How Prince George’s Style Became Big Business
The ‘Kate Effect’—i.e. whatever Kate Middleton wears sells out instantly—is such a well-known fashion phenomenon that cynical profiteers have taken to snapping up her latest coat dress or hat on Amazon, and reselling the items on eBay before they have even been delivered.
And increasingly it seems that Prince George and Princess Charlotte’s outfits may be having a not dissimilar effect on the kids’ clothes that Kate dresses them in.
Indeed, the 2015 John Lewis Retail Report, noted that “Prince George’s traditional outfits lead to increased sales of boy’s navy knitted jumpers by 69% and red cords by 60%.”
When George wore a quilted jacket for his first day at school, the retailer experienced a 447 per cent increase in enquiries for similar items.
Kate’s tastes are certainly traditional, and these clearly extend to her kids. George is rarely seen in public without knee-high socks.
Last weekend, attending the Trooping of the Color, George wore, as noted by the website What Kate’s Kids Wore, a near identical outfit to that worn by his father Prince William in 1986—blue shorts and a simple blouse with a blue-piped petal collar.
Susan E. Kelley, the editor of What Kate Wore and its sister site, the practically named what Kate’s Kid’s Wore, told the Daily Beast that following public appearances such as last weekend’s, “I see an immediate increase in email from readers asking about whatever style George is wearing: where to purchase it; how to go about ordering from EU countries; questions about the possibility of it being reissued by a retailer.”
The reason behind the interest in George’s clothing is pretty simple, she says.
“More than anything, I think mothers, grandmothers and other shoppers like the cachet of putting their infant or toddler in the very same piece Prince George has worn.”
So simple snobbery then?
Not entirely. “We have been experiencing something of a renaissance in classic styles for children: pieces with timeless lines and handworked details like smocking are increasingly desirable,” she says.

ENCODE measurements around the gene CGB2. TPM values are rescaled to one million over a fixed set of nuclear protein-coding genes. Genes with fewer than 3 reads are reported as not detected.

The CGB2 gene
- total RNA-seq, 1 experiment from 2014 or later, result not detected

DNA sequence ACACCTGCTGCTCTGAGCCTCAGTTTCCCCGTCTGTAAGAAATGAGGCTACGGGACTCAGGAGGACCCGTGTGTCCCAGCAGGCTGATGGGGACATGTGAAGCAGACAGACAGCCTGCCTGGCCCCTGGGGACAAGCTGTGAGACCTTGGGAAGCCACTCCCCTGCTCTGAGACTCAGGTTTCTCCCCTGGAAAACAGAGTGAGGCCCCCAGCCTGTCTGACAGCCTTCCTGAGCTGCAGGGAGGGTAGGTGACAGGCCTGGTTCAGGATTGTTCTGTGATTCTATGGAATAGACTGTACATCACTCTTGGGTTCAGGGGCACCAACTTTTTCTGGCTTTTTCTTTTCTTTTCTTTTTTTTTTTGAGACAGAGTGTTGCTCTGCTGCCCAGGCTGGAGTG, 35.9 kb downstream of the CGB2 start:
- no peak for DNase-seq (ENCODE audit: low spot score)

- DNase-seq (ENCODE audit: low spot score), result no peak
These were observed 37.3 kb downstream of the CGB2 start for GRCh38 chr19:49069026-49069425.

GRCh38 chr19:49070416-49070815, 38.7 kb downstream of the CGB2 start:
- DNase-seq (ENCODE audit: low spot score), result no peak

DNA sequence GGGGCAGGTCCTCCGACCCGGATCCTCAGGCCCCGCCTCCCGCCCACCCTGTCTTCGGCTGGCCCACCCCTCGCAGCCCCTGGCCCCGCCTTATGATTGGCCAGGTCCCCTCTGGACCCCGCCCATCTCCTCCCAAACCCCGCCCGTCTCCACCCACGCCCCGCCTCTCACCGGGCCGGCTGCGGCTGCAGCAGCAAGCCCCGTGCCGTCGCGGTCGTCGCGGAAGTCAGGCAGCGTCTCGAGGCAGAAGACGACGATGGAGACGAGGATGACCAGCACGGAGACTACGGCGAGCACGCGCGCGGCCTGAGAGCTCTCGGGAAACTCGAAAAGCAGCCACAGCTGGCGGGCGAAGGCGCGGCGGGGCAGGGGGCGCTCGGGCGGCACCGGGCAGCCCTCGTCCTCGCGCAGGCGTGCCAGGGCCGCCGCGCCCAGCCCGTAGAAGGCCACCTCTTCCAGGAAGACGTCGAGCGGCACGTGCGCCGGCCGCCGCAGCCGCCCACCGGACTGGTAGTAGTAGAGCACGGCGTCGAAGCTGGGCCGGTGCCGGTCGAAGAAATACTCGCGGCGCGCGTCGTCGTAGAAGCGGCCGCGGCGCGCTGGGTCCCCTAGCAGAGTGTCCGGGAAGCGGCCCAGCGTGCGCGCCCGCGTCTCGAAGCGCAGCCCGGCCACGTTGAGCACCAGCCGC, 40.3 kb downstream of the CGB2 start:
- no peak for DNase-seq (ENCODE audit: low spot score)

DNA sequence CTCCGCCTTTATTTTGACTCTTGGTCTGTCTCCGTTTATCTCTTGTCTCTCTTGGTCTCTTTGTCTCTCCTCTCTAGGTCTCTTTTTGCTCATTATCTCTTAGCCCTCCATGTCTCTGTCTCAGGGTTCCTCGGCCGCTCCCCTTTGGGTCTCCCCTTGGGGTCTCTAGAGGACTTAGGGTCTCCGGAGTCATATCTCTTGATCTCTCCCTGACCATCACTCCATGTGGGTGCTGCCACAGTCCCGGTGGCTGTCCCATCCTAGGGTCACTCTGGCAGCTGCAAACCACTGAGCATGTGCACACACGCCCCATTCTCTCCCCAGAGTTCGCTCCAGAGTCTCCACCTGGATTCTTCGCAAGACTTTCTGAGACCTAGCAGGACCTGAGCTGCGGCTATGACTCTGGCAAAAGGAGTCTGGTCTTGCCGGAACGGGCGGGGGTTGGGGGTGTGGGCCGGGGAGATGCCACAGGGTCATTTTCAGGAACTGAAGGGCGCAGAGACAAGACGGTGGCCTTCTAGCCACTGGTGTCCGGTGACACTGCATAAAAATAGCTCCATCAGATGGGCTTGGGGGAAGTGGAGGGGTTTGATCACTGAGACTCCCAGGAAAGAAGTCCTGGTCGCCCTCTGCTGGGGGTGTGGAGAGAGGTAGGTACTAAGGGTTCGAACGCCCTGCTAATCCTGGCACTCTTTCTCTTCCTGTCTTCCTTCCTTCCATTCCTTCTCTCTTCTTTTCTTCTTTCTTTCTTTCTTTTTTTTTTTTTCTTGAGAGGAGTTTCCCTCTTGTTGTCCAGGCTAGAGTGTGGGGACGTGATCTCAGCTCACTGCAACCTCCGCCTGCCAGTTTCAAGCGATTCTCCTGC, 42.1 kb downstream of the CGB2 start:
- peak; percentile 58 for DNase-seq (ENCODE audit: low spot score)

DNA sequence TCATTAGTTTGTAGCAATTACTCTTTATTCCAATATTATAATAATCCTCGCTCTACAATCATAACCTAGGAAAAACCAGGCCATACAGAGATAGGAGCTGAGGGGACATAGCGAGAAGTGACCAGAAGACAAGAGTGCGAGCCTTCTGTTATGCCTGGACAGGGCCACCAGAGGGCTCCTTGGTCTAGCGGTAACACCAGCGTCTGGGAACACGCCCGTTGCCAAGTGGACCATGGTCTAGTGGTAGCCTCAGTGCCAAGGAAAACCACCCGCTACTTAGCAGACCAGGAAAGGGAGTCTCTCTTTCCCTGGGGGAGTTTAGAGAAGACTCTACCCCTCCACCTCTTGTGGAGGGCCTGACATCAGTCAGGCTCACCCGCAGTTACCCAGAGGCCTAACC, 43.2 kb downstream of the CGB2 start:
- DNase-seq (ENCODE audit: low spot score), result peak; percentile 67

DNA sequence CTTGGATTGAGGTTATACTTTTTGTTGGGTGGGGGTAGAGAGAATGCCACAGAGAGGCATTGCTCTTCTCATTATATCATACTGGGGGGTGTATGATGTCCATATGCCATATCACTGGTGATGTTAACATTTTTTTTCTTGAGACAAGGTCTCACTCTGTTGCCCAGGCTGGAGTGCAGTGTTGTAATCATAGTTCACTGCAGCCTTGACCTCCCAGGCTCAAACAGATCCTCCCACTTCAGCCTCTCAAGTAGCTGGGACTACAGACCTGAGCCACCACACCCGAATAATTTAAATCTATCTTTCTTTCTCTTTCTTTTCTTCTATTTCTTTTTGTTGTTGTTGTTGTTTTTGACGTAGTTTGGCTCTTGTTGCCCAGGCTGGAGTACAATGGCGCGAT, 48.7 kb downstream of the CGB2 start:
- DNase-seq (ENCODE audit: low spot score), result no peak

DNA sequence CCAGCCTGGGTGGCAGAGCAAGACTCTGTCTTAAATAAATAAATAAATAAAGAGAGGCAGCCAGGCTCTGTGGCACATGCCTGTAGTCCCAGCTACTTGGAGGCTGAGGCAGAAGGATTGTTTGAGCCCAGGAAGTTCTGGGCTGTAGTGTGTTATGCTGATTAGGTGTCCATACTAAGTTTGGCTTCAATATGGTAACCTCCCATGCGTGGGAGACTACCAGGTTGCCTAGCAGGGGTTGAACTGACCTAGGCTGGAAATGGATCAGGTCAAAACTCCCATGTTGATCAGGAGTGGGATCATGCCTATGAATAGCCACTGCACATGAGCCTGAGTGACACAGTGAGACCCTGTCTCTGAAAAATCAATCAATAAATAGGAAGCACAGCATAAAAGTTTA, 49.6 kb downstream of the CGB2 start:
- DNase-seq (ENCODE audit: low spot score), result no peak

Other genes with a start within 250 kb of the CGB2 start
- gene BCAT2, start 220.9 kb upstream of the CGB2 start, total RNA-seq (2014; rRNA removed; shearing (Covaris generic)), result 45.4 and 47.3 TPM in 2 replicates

While George wears his fair share of Bonpoint and Petit Bateau, smaller brands—Rachel Riley, Trotters, Amaia Kids and Irulea00have received amazing exposure due to the young prince’s patronage.
Kelley says: “A good example of a small company being able to benefit from the Prince George effect involves Spanish manufacturer Fia Enrique. They made the blue jumper George is seen wearing in the Cambridge Christmas card photo, a piece that sparked a frenzy of interest. People loved the Fair Isle design and the price point was also attractive: about $32 for US buyers.”
Understandably, few brands that dress the royals will speak publicly about their relationship with the household for fear of killing the golden goose. If there is one thing Kate hates, it a blabbermouth.
But one woman who knows Kate’s style well is Cecile Reinaud, the founder and head designer of Séraphine, the international maternity fashion label and store which become one of Kate’s go-to brands when she was pregnant.
Reinaud is freer to talk than most having recently been commissioned by the Diana Award foundation to create a signature baby wear range, with twelve percent of the sales of every piece in the range going towards the foundation to raise funds for their mentoring and anti-bullying programs.
Reinaud told the Daily Beast: “The Duchess of Cambridge has a very good eye for fashion and is an expert at wearing classic styles in a very modern way. She especially likes simple, streamlined silhouettes and I think that has had a great influence on fashion designers and crucially on women who want to emulate her style.
“For children’s wear she is definitely into retro looking outfits which is adorable for toddlers and is becoming a real fashion trend thanks to her.
“Kate likes to mix styles on George, so for example she will put him in a classic pair of boys shorts but with a cute and fun jumper like the one with the little soldiers from Cath Kidston. She’ll team a classic cashmere cardigan with a pair of crocs shoes to give a contemporary twist.
“Prince George is such a little character with bundles of personality, and I love how his style reflects that. There are plenty of influences from classic and retro children’s wear shapes, but they’re pared down to suit a more modern aesthetic.”
Kate’s style may not be to everyone’s taste, but her influence over fashion sales is beyond doubt.
The Kate Effect has been estimated to be worth over $1bn. A recent example came when she wore a printed dress by Anita Dongre to play cricket in Mumbai, and the designer’s factory had to temporarily cancel the production of all other lines.
“The factory is just producing the dress now. Everyone is focusing on that. It is all we are producing now,” Dongre told the Wall Street Journal at the time.
And if Prince George is not causing quite the same retail panic at the tills just yet, well, men’s fashion has never been quite such a fast and furious affair as women’s.
You want to see kid’s clothing sales juiced up by a royal endorsement? Just wait till his little sister wears her first party dress.